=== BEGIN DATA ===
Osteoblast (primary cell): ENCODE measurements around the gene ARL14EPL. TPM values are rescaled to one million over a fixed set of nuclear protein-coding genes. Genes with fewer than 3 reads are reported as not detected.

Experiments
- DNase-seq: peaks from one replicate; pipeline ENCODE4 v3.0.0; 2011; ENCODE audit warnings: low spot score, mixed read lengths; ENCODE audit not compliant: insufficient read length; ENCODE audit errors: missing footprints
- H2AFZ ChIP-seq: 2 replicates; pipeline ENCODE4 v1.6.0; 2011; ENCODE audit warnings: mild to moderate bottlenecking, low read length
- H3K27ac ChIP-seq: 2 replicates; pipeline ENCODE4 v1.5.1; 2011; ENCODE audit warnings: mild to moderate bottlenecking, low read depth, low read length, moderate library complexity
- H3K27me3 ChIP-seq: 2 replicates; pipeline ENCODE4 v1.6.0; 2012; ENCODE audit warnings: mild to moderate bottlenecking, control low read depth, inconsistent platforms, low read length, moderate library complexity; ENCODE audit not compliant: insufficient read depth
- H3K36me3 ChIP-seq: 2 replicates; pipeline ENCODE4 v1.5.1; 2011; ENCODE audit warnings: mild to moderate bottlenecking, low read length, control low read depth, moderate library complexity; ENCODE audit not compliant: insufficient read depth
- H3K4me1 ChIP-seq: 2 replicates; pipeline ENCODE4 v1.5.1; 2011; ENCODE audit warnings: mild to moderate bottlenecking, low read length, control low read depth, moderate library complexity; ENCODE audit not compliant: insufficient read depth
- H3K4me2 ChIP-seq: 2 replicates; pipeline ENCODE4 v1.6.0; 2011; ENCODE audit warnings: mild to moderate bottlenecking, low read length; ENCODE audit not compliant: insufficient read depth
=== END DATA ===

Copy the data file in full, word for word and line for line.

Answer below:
Osteoblast (primary cell): ENCODE measurements around the gene ARL14EPL. TPM values are rescaled to one million over a fixed set of nuclear protein-coding genes. Genes with fewer than 3 reads are reported as not detected.

Experiments
- DNase-seq: peaks from one replicate; pipeline ENCODE4 v3.0.0; 2011; ENCODE audit warnings: low spot score, mixed read lengths; ENCODE audit not compliant: insufficient read length; ENCODE audit errors: missing footprints
- H2AFZ ChIP-seq: 2 replicates; pipeline ENCODE4 v1.6.0; 2011; ENCODE audit warnings: mild to moderate bottlenecking, low read length
- H3K27ac ChIP-seq: 2 replicates; pipeline ENCODE4 v1.5.1; 2011; ENCODE audit warnings: mild to moderate bottlenecking, low read depth, low read length, moderate library complexity
- H3K27me3 ChIP-seq: 2 replicates; pipeline ENCODE4 v1.6.0; 2012; ENCODE audit warnings: mild to moderate bottlenecking, control low read depth, inconsistent platforms, low read length, moderate library complexity; ENCODE audit not compliant: insufficient read depth
- H3K36me3 ChIP-seq: 2 replicates; pipeline ENCODE4 v1.5.1; 2011; ENCODE audit warnings: mild to moderate bottlenecking, low read length, control low read depth, moderate library complexity; ENCODE audit not compliant: insufficient read depth
- H3K4me1 ChIP-seq: 2 replicates; pipeline ENCODE4 v1.5.1; 2011; ENCODE audit warnings: mild to moderate bottlenecking, low read length, control low read depth, moderate library complexity; ENCODE audit not compliant: insufficient read depth
- H3K4me2 ChIP-seq: 2 replicates; pipeline ENCODE4 v1.6.0; 2011; ENCODE audit warnings: mild to moderate bottlenecking, low read length; ENCODE audit not compliant: insufficient read depth